There were two bills introduced to Congress that would affect employers. The first is the Protecting Older Workers Against Discrimination Act. The intent of this Act is to overturn the Supreme Court decision in Gross v. FBL Financial Services, Inc. The Gross decision was a win for employers because the Court held that a plaintiff must prove that age was the “but for” cause of the employment decision, which creates a high burden for a plaintiff to meet. This Act would reverse the legal standard so that an employee would only have to show that age was a “motivating factor”, which is a much lower standard of proof.
This would not be the first time Congress reacted to a Supreme Court decision favoring employers. The passage of the Americans with Disabilities Act Amendments Act of 2008 was done in reaction to two pro-employer decisions, Sutton v. United Air Lines, Inc., 527 U.S. 471 (1999) and Toyota Motor Manufacturing, Kentucky, Inc. v. Williams, 534 U.S. 184 (2002).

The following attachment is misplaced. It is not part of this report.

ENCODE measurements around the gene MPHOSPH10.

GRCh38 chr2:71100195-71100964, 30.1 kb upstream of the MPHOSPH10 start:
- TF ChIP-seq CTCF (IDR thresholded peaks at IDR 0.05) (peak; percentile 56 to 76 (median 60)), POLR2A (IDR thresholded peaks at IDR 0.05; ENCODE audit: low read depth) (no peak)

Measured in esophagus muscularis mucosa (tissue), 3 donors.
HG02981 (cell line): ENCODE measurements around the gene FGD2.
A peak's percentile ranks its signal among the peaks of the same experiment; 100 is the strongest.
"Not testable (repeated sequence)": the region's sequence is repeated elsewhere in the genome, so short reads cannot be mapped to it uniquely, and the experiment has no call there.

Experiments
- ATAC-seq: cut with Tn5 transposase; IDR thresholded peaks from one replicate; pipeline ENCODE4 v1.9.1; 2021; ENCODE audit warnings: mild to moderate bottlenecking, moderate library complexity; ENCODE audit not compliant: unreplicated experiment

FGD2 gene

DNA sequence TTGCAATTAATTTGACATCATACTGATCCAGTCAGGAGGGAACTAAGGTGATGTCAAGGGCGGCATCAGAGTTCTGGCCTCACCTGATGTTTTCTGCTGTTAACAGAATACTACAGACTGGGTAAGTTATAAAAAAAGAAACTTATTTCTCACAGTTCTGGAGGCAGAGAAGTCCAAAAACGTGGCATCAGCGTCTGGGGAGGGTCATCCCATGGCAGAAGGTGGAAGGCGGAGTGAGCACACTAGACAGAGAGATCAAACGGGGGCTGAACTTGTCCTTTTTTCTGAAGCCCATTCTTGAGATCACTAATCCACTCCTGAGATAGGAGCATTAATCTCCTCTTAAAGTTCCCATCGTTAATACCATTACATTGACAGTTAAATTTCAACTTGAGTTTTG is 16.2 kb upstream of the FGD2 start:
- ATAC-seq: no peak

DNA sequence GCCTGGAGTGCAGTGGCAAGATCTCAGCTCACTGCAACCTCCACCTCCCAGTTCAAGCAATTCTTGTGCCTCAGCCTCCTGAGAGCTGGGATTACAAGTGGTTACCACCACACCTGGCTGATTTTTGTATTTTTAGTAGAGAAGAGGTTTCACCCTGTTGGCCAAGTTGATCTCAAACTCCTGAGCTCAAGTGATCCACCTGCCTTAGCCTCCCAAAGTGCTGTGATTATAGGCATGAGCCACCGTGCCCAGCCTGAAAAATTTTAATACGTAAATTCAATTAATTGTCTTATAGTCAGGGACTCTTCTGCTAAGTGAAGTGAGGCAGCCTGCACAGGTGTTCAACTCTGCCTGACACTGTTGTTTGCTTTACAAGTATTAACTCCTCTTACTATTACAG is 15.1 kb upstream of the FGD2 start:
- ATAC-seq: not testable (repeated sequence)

The second bill is the Password Protection Act of 2012, which would ban employers from requesting individuals’ user names, passwords and any other means of accessing social networks. It would prohibit employers from taking adverse action against applicants or employees who refuse to provide such passwords. This issue has garnered a lot of attention in the past few years and even Facebook took the position that such action violates privacy rights.